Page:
When editors finished editing proofs, usually around 2 a.m., Flores drove the paste-up boards to a Glendale, Calif. print shop for the final stages of the production process. At times, this proved problematic, but none so much as during the 1992 L.A. riots, when the DT finished production after the curfew put in place by the city.
“It was so eerie. No one was on the streets but the National Guard,” Flores said, recalling the drive to Glendale. “There were just the police and the National Guard and the burning buildings. It was kind of scary. … I just thought, ‘I can’t believe I’m doing this.’”
In 1979, this process was streamlined when the DT cut out the film developing process by writing stories on computers, which Flores could use to directly print the galleys. The transition, however, was not an easy one. Steve Padilla, the DT’s editor in chief in 1982 and a current Los Angeles Times editor, said system crashes kept the paper from being published at least once during his tenure.
“Our computers were so bad we would sometimes switch mid-day from computers to typewriters and go to a printer in Glendale [to finish production of the paper],” Padilla said in an email. “I saw the sun rise from the DT office about three times because we stayed all night.”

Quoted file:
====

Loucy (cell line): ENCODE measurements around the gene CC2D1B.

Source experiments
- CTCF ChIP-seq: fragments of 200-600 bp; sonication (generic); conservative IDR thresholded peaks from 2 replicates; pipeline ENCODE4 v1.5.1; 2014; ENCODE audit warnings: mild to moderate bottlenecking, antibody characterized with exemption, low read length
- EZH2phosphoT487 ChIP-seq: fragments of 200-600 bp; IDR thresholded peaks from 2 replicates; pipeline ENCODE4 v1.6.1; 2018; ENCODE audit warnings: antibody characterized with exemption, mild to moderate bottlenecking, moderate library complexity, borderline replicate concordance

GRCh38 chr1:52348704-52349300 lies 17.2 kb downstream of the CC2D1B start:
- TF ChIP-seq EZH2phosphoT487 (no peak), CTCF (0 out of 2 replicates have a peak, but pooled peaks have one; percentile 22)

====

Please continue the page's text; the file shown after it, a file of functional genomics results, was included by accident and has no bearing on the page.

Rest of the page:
Scott Smith, the associate director of Student Publications and the DT’s spring 2001 editor in chief, described his time on the paper as a “partial-digital” production: Editors had access to computers, but Flores still used a manual process to assemble stories and ads on pages.
“If any [equipment] were to break down, we would be dead in the water,” Cravens said. “There were times where it didn’t work, and we had to take [Flores] … and some of the students up to the printer in Glendale and re-keyboard the paper for the next day on their machines.”
Flores said he worried while working with computers during the partial-digital era because of their unreliability. There was no backup in place, and production would have to be moved to the printers’ offices or back to old “hot type” machines.
In the late 1990s, the DT began transitioning to a fully digital production by creating an online version of the paper. The original website, created in 1996, was hosted on usc.edu, and editors had the labor-intensive job of scanning in and posting still-black-and-white graphics and pictures.